- Benzodiazepines associated with significantly elevated risk (+45%)
So the research team found the odds of committing homicide were 31% higher during time periods when offenders were on antidepressants, versus when they were not. But while this relative increase might sound concernedly large, it actually represents a small shift in a risk that is already pretty low to begin with. So there is still doubt that this is a cause and affect scenario. And when it came to subjects younger than 26, which is the age for which concerns about antidepressants are greatest considering the numerous aforementioned tragedies, there was no connection between the medications and homicide risk.
Highest increase in the risk of committing a homicide was associated with:
In persons under 26 years of age, the highest increase in the risk of committing a homicide was associated with:
- Opiate painkillers (+223%)
- Benzodiazepines (+95%)
So the team did find that when offenders were on valid prescriptions for opiate painkillers like OxyContin their odds of committing homicide were roughly doubled, versus periods when they were off the drugs. But while the study looked at prescriptions, opiates are commonly abused, and the study concluded drug abuse could make a major difference in what makes these drugs dangerous to people with a history of aggression.
Still this data should offer some reassurance on the safety of antidepressants in that regard, according to lead researcher Dr. Jari Tiihonen, who believes as far as the science goes there’s little evidence that the medications carry such a risk. Two psychiatrists from the United States reviewed the study, and agreed with that assessment.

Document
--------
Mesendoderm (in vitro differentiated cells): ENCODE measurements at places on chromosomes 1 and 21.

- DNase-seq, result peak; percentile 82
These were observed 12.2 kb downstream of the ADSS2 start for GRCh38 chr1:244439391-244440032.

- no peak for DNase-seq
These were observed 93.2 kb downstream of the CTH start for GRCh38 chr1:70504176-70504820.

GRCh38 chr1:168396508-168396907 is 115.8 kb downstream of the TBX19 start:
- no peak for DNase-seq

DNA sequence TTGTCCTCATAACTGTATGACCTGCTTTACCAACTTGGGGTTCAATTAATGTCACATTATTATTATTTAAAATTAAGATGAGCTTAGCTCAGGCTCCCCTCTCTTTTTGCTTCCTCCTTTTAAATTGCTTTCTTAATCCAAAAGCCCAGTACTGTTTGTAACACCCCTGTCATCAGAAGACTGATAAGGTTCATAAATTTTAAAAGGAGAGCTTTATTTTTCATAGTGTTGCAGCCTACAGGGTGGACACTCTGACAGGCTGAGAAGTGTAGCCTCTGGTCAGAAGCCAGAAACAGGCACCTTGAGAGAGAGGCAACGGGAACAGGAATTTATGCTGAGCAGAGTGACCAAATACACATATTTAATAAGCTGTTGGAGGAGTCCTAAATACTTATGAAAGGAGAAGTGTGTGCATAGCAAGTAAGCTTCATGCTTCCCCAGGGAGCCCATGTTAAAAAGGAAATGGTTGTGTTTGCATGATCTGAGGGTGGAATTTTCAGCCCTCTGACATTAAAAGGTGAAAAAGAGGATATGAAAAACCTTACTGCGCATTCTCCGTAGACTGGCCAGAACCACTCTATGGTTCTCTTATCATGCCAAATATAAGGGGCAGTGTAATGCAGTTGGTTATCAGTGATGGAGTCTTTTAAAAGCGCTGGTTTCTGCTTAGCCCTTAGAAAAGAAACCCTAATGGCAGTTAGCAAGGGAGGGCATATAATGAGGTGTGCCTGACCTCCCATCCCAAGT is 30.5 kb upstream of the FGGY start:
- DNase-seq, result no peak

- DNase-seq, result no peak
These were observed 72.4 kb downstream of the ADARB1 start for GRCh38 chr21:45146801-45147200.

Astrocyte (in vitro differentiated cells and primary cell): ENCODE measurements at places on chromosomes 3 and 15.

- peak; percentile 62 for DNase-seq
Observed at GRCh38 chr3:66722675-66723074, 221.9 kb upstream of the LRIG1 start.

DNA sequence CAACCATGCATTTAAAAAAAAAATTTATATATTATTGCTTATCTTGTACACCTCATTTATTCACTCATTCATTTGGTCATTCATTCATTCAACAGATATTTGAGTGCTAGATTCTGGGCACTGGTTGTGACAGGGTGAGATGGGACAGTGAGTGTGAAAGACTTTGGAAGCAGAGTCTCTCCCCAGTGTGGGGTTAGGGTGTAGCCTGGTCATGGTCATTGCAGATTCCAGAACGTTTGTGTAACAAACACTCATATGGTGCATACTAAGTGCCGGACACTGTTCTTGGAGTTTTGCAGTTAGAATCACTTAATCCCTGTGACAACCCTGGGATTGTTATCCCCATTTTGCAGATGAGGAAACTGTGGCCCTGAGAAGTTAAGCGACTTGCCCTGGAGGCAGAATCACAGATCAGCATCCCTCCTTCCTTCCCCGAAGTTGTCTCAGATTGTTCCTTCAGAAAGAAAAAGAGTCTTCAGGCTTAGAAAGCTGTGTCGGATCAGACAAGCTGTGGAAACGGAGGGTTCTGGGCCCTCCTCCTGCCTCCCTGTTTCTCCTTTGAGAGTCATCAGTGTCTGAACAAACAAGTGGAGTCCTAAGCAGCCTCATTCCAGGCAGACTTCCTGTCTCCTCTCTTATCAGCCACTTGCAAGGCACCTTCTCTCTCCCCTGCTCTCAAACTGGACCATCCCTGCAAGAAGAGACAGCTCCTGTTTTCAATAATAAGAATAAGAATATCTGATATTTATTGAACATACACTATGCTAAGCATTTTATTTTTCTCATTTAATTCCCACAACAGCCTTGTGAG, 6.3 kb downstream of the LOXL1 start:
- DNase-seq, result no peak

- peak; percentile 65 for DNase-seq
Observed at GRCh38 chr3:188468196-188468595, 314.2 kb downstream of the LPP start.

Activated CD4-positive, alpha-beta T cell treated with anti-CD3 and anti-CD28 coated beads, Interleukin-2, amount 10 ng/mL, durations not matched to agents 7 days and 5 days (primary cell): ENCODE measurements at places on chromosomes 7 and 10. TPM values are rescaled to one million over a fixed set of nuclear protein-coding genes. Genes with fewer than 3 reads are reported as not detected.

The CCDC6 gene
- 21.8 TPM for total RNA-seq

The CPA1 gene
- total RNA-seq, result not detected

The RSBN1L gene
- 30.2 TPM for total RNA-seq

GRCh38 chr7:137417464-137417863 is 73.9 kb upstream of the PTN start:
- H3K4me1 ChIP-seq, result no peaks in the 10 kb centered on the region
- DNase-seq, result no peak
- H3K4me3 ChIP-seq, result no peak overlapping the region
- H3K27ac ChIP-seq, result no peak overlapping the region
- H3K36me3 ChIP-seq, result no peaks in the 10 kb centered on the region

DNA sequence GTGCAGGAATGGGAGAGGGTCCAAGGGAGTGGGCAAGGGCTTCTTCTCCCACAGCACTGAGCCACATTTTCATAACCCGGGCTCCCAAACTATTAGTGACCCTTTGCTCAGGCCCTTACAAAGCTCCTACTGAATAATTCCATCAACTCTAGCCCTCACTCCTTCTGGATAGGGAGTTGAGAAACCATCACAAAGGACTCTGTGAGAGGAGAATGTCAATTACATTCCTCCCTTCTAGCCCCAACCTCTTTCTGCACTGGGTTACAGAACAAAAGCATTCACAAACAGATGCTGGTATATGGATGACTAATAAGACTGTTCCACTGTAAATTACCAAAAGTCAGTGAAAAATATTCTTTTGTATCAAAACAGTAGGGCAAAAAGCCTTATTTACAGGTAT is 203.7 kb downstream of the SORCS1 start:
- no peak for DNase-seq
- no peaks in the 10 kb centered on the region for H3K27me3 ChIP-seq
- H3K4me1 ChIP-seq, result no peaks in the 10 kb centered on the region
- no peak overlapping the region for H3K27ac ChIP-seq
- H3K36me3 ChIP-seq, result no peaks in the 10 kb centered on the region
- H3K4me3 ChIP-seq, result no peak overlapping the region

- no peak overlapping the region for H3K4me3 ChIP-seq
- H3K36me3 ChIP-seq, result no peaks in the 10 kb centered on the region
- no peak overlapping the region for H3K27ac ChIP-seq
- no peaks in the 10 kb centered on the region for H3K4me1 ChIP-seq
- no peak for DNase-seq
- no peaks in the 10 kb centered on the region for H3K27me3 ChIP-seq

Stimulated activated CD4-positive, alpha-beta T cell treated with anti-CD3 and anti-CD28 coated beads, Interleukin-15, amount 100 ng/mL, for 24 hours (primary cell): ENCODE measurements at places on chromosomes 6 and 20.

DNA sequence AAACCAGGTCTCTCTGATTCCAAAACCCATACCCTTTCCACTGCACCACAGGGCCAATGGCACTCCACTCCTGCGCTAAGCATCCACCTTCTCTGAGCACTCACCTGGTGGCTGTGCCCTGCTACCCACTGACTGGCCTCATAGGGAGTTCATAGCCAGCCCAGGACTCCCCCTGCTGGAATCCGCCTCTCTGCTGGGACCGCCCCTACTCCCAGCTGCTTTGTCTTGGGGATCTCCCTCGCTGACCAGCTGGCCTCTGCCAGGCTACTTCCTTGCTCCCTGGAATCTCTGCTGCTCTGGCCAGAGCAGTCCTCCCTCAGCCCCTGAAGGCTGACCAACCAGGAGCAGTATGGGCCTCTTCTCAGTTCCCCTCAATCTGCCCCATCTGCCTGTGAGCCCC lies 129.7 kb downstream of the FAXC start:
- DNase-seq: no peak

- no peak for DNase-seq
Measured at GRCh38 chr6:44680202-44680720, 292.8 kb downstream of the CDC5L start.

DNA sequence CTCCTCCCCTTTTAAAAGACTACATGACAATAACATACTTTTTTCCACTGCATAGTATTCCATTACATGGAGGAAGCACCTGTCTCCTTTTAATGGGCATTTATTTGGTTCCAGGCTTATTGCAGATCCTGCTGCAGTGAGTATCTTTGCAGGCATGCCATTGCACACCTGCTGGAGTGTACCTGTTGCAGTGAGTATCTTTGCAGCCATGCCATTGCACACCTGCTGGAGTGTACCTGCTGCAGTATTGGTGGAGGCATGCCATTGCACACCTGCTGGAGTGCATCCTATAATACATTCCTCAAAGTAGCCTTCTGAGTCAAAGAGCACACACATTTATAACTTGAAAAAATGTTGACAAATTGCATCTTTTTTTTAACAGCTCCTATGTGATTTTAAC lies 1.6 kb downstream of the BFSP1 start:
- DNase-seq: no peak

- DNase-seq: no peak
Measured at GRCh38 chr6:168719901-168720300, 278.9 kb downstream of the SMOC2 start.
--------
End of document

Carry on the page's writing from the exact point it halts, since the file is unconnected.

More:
Cutting to Conclusions
If you have read this far, let me be clear and say I’m not asserting these statistics prove everyone who uses these drugs are killing people because of drugs, if this was the case I’d be the Patrick Bateman of my generation. It’s only referring to those people who are killing, and whether or not they are commonly using these drugs. This study is about attempting to find the connection, following the patterns and assessing the damage.
According to Dr. Alan Manevitz, a clinical psychiatrist at Lenox Hill Hospital in New York City, there is no medication influential enough to turn a normally non-aggressive person into a murderer.
While no direct correlation is absolute without more solid and supportive data, this still brings to mind a pretty important question: do people who are already a little unstable or violent run a greater risk of killing someone when using painkillers or other medications? Should “may cause random homicidal outbursts and death of friends and family” be written on the pill bottle warning label?
OK, maybe not to THAT extreme… but you get where I’m going with this?
Any addict can tell you chronic drug use will mess with the mind, that should be a given and that is the point. Drugs can shatter what self-control and logic we hold tightly on to in attempts to stay normal. So this isn’t a scare tactic, it’s an acknowledgement of some extremes of the devastation. We can’t blame the drugs for murder, but can we at least look into the impact they have on a fragile mind?
In this case Dr. Jekyll would have been teetering over the psychological edge far before picking up a pill.
Benzodiazepines are said to weaken impulse control, and past studies have determined painkillers affect emotional processing. As a former addict I can say while I actively abused these exact kinds of prescription medications I see where my own emotional stability had been compromised, and where my impulses were definitely more aggressive, irrational or inappropriate. But then again, drugs take their tolls in different ways on different people. Either way, to say it doesn’t corrupt a persons reasoning is careless, but to blame murder on medication at this point may also be irresponsible.
I’m just saying I haven’t killed anyone… today…… yet.
Drugs and alcohol often change us into people even we don’t recognize, and sometimes we can’t see what a profound change these substances have on us until it’s too late. If you or someone you love is struggling with substance abuse or addiction, please call toll-free 1-800-951-6135